STURGEON throws up her hands. “All right, yes, I am considering that it might be better to live than to—“

GORSE shoots her.

You are holding the pilot, staring into her closed eyes, no film between you now. CERULEAN floats nearby, watching with concern.

For VECTORs, medical care does not really exist as such. There are very few injuries that a VECTOR cannot heal on her own, fast enough that dressings are almost irrelevant. All she needs is space.

But it’s not clear if the pilot is a VECTOR, yet. Or if she even can be. Is this engineering compatible? Is her connection to the train being processed as a foreign object? More and more, you realise how little you understand about the thing you’ve become.

And then, just a little, her eyelids twitch. Her eyes focus. She meets your gaze.

“Oh shit.” she says. “I’ve got cops inside me.”

“They’re where?” VELVET says.

“They have entered the maintenance vessels inside the body of the train itself.” NAUTILUS says, patiently. “Their carapaces suffice for protective equipment. They are most likely planting explosives, hoping to cause a fatal injury to the train.”

“Oh, fuck.” VELVET pauses. “But if the pilot’s plan succeeds? Won’t she be able to recover? The train is part of her body!”

“Maybe.” NAUTILUS shrugs. “But at that scale? Not before reinforcements arrive.”


A long, unpleasant silence. Time for orders.

“NAUTILUS, I need our VECTORs, now. Get them out of the vesicle. VERBENA, open the doors. I’m going back there to buy us some time.”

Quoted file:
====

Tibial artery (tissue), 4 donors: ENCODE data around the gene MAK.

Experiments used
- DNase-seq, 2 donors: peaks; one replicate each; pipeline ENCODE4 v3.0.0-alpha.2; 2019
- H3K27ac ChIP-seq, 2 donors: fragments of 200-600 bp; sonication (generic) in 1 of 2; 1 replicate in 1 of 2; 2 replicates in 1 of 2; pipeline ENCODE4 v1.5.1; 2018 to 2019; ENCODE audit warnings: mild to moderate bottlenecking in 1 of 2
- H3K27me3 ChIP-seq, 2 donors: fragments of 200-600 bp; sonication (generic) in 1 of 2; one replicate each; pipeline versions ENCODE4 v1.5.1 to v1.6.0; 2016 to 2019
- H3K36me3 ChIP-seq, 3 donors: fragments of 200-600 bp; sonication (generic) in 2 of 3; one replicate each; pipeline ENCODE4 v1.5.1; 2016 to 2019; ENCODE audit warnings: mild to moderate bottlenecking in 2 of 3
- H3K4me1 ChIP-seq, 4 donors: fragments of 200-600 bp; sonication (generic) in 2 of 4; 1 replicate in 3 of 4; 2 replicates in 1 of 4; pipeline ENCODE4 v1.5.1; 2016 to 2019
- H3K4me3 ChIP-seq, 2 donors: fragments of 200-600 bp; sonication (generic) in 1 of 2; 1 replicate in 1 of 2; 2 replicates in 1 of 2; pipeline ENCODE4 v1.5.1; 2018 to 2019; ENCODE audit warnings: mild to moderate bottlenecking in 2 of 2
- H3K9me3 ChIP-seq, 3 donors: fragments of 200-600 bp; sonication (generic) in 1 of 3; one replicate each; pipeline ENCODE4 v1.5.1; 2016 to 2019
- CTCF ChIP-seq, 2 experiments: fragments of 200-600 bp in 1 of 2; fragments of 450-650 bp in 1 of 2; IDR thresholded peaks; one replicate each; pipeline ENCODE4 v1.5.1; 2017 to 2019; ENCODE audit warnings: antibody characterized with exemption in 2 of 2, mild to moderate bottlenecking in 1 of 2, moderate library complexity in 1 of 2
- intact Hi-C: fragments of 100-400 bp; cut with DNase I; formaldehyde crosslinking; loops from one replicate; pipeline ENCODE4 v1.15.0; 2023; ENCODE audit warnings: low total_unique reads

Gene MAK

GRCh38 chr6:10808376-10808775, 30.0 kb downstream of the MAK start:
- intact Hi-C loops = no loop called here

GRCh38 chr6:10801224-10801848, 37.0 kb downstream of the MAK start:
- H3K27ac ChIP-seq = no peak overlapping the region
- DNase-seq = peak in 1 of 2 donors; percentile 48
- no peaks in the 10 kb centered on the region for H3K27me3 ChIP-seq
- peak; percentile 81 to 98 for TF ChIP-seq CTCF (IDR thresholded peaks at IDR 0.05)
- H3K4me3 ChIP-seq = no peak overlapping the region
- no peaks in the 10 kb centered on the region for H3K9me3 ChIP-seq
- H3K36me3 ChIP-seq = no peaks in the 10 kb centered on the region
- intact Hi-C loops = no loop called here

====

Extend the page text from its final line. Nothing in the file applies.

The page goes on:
She doesn’t wait for confirmation, but steps out into the corridor, hands locked to her stolen gun. It’s been a lot of years since her time on the frontier. A lot of years nowhere near a firing range.

So many doors. Segment 29 is almost at the far end of the train, and VELVET has not suddenly gained any fitness. She half expects to be incinerated by a bomb before she can get anywhere close. Rationally, of course, the damage would largely be inside the train’s body.

She enters the dining car, and one of the passengers tries to stop her with a question. “I’m sorry, this matter is extremely urgent, please let me through—“

“Is that blood?” someone asks. A baby is crying—must be someone well-connected, not to surrender it to a State creche for Engineering assessment.

She can’t stop. She pushes them aside. They can explain later, when the threat is over.

The next compartment has a window. Outside, the train lights illuminate a rocky wall rushing by—far too fast. The train judders, making it hard to stand. What is the pilot doing?

You’re holding on to a strand of… something. Cartilage? The pilot is laughing, and laughing, and the train is rushing forwards.

The burst of speed ends, and you are hurled forwards, flattened on the front of the vesicle. Shreds of torn cilia float about you, but of course, she can regrow them now just as quickly.

“I can never thank you enough for this.” she says. “Please, I’d love to talk—actually talk!—later, when this is over. But right now, I think you’re needed…”

CERULEAN reaches out a hand, and helps you towards the back of the vesicle. The pilot twists around to watch you go… and then, back into the darkness, the injector pod just where you left it.

It takes you a number of minutes to cough out all the goop in your lungs. The rest, your body can devour somehow. NAUTILUS is already there, standing at the controls with her eyes politely averted.

CERULEAN puts a hand on your shoulder. She’s very shiny, now. When she moves, the vesicle fluid forms wet films as it slides off.